Thiam tells investors he leaves with 'clear conscience' after spy scandal cost him job

By Margot Patrick 

This article is being republished as part of our daily reproduction of articles that also appeared in the U.S. print edition of The Wall Street Journal (February 14, 2020).

Credit Suisse Group AG's departing chief executive, Tidjane Thiam, said bumper 2019 earnings validate his strategic push into wealth management four years ago, and that he is leaving with a "clear conscience" after being forced to resign last week over a spying scandal.

Mr. Thiam spent his final day at Credit Suisse presenting its best financial results in nine years. The bank said 2019 net profit rose to 3.4 billion Swiss francs ($3.48 billion), up from 2.06 billion francs in 2018, as gains in its wealth management and markets businesses offset a decline in corporate advisory revenue.

Mr. Thiam said the results showed the strategy he unveiled in October 2015 is working. "The mix and quality of our earnings four years later is much better and more stable," he said. After joining as CEO in July 2015, Mr. Thiam re-centered the bank around serving the global rich, culling its more-volatile markets business that at the time made up just over half its assets. That business now accounts for 28% of assets.

His tenure initially was marked by losses -- from 2015 through 2017 -- due to restructuring costs, legal settlements and U.S. corporate tax changes. Net profit in 2019 was the best since 2010, when the bank made 5.1 billion francs.

"It's a great way for the company to say goodbye to me," he said on a call with analysts.

Mr. Thiam was ousted at a board meeting a week ago for failing to contain reputational fallout from the surveillance of two Credit Suisse executives last year. He has said he didn't know about the surveillance before it became public and regretted it happened.

On Thursday, Mr. Thiam said he had to be "a stickler for the rules" and remain silent while the bank, an outside law firm and the Swiss financial regulator all investigated aspects of the surveillance.

"I was never going to intervene or be seen as intervening," he said.

The bank's chairman, Urs Rohner, said on Friday the board unanimously decided new leadership was needed to resolve the deterioration in trust and credibility with customers since the executive surveillance came to light.

Mr. Thiam said a decision in January to post a rebuttal to a Swiss press report on a personal Instagram account was reached with the bank's corporate communications department, and that they reviewed all his posts. The Wall Street Journal previously reported that some board members were unhappy with the apparent effort to bolster his position through Instagram posts while they considered whether he should stay in the job.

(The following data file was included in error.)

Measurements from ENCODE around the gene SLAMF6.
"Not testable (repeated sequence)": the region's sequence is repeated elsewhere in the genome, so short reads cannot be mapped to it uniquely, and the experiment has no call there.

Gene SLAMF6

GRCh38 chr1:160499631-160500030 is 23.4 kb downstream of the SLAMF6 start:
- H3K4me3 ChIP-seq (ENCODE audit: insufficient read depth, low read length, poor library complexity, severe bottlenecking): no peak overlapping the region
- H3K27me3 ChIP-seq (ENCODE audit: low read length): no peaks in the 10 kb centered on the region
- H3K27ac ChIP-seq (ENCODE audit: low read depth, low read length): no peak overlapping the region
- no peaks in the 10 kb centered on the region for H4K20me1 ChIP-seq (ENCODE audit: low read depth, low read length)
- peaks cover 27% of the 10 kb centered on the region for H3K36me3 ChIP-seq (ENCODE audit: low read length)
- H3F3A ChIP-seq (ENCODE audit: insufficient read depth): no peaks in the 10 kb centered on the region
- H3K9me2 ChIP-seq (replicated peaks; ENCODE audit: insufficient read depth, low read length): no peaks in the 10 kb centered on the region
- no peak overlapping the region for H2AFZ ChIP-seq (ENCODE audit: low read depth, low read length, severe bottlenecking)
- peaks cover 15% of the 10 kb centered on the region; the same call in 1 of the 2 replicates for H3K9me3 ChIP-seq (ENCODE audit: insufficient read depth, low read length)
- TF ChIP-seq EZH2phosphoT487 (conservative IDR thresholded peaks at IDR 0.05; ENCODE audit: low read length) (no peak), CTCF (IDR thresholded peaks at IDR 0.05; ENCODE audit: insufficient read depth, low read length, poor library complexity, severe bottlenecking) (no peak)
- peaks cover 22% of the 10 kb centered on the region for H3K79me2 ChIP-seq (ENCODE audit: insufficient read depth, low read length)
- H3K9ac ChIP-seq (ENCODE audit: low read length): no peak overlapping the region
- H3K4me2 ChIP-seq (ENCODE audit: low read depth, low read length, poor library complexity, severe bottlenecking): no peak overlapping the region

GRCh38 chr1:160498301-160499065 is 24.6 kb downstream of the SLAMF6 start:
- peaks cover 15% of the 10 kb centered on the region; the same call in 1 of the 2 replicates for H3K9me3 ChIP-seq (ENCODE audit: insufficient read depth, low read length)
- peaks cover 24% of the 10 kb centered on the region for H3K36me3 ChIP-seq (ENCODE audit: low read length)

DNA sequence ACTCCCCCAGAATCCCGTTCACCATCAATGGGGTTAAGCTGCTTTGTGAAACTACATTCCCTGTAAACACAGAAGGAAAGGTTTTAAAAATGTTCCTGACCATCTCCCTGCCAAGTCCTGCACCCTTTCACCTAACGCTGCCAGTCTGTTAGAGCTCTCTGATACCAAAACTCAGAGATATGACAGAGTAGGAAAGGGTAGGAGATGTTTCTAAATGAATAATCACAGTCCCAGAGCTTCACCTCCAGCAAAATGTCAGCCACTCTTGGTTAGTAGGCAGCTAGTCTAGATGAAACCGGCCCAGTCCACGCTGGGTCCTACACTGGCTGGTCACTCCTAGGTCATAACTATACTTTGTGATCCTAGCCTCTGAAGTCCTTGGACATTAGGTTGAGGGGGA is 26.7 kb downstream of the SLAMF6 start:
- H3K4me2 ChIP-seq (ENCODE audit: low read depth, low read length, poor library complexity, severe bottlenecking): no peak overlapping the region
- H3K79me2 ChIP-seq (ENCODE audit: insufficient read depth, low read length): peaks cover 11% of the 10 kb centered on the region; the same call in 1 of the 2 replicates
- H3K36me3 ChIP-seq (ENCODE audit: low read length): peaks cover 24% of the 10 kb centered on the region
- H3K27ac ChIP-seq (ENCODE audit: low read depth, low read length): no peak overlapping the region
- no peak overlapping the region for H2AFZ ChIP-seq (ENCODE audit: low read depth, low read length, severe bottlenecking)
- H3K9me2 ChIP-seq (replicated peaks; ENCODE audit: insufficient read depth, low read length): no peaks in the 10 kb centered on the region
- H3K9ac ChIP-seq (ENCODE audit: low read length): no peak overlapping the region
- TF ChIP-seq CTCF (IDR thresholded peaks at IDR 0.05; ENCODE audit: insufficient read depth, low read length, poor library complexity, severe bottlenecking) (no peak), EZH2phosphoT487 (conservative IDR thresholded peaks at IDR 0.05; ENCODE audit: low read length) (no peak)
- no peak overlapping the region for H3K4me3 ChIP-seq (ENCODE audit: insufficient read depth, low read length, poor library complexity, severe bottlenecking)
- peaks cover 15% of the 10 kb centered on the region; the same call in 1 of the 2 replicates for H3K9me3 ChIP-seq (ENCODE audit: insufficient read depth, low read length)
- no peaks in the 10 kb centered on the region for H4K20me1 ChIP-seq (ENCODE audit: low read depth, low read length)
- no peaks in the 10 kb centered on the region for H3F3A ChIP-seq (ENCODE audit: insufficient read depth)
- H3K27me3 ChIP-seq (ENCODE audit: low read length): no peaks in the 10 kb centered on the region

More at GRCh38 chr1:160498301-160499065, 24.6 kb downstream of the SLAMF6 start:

"I don't know how to post on Instagram," Mr. Thiam said. It was "a collaboration with the company," and communications staff uploaded the posts, he said.

The spying scandal began in September when the bank's former international wealth management head, Iqbal Khan, spotted and confronted an investigator following him in Zurich. Mr. Khan was due to start at rival UBS Group AG the next month. An outside law firm hired by the Credit Suisse board found no evidence Mr. Thiam knew about the surveillance, and that it had been ordered by the bank's chief operating officer to protect the bank's interests. The COO resigned and hasn't commented.

Then, in December, a Swiss newspaper published details and photos of the surveillance of a second executive. The law firm investigated and again found the COO had ordered it without Mr. Thiam's knowledge.

The second incident triggered a regulatory investigation in Switzerland and led to the board losing confidence in Mr. Thiam's leadership to stem the crisis. Mr. Rohner said Friday he believed Mr. Thiam when he said he didn't know about the surveillance. "The issue was the fallout," Mr. Rohner said.

Mr. Thiam said he is looking forward to getting some rest now before figuring out what he will do next, and advised his replacement, Thomas Gottstein, not to have "too much pride" to change tack when circumstances change. Shortly after Mr. Thiam set out his 2015 strategy, markets sank, forcing a rethink around elements of the plans.

"What matters in the end is to be right and to do the right thing for the company," he said. Mr. Gottstein, formerly head of Credit Suisse's Swiss arm, starts as CEO Friday. He said the bank will stick to its current strategy and financial targets.

The bank said net profit more than doubled in the fourth quarter to 852 million Swiss francs compared with 259 million francs a year earlier. Analysts had forecast a quarterly net profit of 968 million francs on revenue of 5.57 billion francs, according to a consensus forecast provided by the bank.

In its core wealth management activities, Credit Suisse said fourth-quarter revenue grew by 8% after stripping out one-off gains from disposals.

Revenue in its global markets division rose 36% to 1.3 billion francs in the fourth quarter as clients poured money into bond markets and made other fixed income-related trades.

Its investment bank, advising on company fundraisings and mergers and acquisitions, had a tougher quarter amid a lull in M&A deals, with a 60 million franc pretax loss compared with a 105 million franc pretax profit in the fourth quarter of 2018.

Credit Suisse said all its divisions had a strong start in 2020 despite geopolitical uncertainties and concerns about potential economic effects from the spreading coronavirus.

--Pietro Lombardi in Barcelona contributed to this article.

Write to Margot Patrick at


(END) Dow Jones Newswires

February 14, 2020 02:47 ET (07:47 GMT)

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